There is "gravitational deconditioning", which would apply to prolonged exposure to very low gravity (microgravity). It is duplicated by chronic bed rest and prolonged head-down tilting (which is used in research studies). This type of deconditioning is "demonstrated during orthostatic stress, as experienced by every astronaut, every long-bed-rested subject and many CFS patients, especially those with the severest symptoms."9

Situations that can lead to gravitational-type deconditioning:
Prolonged bed rest, casting for a broken bone, being paralyzed, being less active combined with changes in the body as we age, and space flight.

Bedrest and Space Flight: In fact, bedrest has been the model that is used here on earth to study what happens to astronauts in space. They develop serious problems from being weightless. They develop orthostatic intolerance, which can be a problem when they step back into the atmosphere on earth.

Bedrest in the hospital: Changes in the body during prolonged bedrest are very real and important. we know more about it in people who are in the hospital. In the hospital, it is known to add more days to how long a person is in the hospital, it takes longer to get off the ventilator, it affects whether a person can go home or needs to go to inpatient rehabilitation, and whether they fully recover and return to normal, full functioning after they leave the hospital.

Prolonged Bedrest with Conditions Managed at Home: We know very little about it when the person becomes ill and then is on prolonged bedrest at home. It is reasonable to assume that the body reacts to prolonged bedrest pretty much the same, whether the person is in the hospital, a nursing home or at home.

What is deconditioning?

The body's response to prolonged bedrest creates changes of most of the organ's and systems. These changes are called "deconditioning". However, there are 2 systems that are affected within days and create changes that lead to or worsen orthostatic intolerance. as noted by Dr. Winkelman1, they are

  • Deconditioning changes to the cardiovascular system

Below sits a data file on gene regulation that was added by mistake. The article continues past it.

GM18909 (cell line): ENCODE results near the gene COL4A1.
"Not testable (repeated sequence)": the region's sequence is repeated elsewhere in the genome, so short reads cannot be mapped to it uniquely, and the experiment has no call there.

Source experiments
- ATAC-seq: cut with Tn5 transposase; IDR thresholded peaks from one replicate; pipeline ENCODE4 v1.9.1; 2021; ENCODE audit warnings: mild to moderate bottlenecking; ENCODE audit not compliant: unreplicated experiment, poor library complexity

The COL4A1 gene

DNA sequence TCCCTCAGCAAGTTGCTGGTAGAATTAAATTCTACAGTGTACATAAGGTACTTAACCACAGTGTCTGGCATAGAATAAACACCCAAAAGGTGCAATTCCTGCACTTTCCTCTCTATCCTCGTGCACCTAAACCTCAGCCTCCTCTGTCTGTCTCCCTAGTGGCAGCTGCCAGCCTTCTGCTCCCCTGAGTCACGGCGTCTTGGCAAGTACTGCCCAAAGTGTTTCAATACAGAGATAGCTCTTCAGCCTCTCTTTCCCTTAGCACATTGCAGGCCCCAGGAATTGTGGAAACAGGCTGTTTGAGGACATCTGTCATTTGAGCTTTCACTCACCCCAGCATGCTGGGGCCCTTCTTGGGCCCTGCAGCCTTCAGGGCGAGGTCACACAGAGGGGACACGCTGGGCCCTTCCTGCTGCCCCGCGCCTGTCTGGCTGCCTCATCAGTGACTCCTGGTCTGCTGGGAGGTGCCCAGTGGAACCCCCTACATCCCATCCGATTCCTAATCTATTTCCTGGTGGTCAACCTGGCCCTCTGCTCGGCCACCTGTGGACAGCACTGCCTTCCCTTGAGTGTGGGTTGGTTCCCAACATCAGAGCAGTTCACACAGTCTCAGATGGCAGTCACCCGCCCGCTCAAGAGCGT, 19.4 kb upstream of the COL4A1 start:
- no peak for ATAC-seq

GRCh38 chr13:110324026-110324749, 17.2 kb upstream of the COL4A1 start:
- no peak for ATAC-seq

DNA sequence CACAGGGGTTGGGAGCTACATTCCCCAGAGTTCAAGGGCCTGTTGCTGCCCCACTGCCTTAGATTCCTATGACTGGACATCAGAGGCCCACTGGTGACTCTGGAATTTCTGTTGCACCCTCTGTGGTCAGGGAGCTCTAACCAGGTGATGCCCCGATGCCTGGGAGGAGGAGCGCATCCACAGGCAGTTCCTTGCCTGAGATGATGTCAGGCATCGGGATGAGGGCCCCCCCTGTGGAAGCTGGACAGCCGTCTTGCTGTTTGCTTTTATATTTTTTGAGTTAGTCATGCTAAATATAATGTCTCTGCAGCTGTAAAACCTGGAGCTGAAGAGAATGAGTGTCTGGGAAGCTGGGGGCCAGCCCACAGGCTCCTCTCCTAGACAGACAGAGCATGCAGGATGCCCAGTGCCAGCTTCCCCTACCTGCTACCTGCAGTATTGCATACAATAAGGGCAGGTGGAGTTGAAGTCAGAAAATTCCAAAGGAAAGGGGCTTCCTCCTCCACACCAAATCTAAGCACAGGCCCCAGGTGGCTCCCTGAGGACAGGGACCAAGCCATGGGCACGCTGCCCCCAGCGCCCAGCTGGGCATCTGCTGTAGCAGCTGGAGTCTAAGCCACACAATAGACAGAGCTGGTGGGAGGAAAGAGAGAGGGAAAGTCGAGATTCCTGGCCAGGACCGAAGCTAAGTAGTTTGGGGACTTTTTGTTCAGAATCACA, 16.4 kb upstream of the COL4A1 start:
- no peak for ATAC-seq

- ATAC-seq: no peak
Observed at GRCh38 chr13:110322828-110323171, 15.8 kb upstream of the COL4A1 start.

• The changes in the cardiovascular system include:
    • an increase in heart rate,
    • a decrease in blood volume,
    • a decrease in the heart muscle, size and strength ,
    • a change in the blood pressure sensor cells in the neck (they send messages to the brain which sends messages out to the heart, the blood vessels and the hormone system.


  • Deconditioning changes to the muscles
    When some people talk about "deconditioning" they are talking more about the affect on the muscles of the body. With prolonged bedrest, the heart muscle is affected in just a couple of days, and the muscles of the legs (calves and thighs), then the muscles of the abdomen/back, and last, the muscles of the arms. The following changes happen to the muscles:
    • Loss of muscle bulk (The muscles shrink in size. Example - you lose the bulge in the biceps! ),
    • Loss of strength of the muscles (They become weaker - it's harder to lift things or get up out of a chair)
    • Loss of endurance (Endurance is how long you can do an exercise. You can't carry things as long)
    • There are differences in muscle changes between men and women because the muscle fibers are different.

For more information, go to Bedrest for details . There's more about how bedrest affects orthostatic tolerance at Bedrest & OI.

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Why hasn’t anyone talked to me about all this before?